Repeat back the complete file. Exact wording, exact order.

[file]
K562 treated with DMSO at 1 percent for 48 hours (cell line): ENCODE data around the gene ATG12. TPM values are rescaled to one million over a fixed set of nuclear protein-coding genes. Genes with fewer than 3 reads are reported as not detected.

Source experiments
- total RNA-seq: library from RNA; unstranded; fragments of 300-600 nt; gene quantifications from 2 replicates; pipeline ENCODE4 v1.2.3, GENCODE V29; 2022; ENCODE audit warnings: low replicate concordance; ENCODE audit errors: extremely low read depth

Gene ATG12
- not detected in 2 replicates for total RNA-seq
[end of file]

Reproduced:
K562 treated with DMSO at 1 percent for 48 hours (cell line): ENCODE data around the gene ATG12. TPM values are rescaled to one million over a fixed set of nuclear protein-coding genes. Genes with fewer than 3 reads are reported as not detected.

Source experiments
- total RNA-seq: library from RNA; unstranded; fragments of 300-600 nt; gene quantifications from 2 replicates; pipeline ENCODE4 v1.2.3, GENCODE V29; 2022; ENCODE audit warnings: low replicate concordance; ENCODE audit errors: extremely low read depth

Gene ATG12
- not detected in 2 replicates for total RNA-seq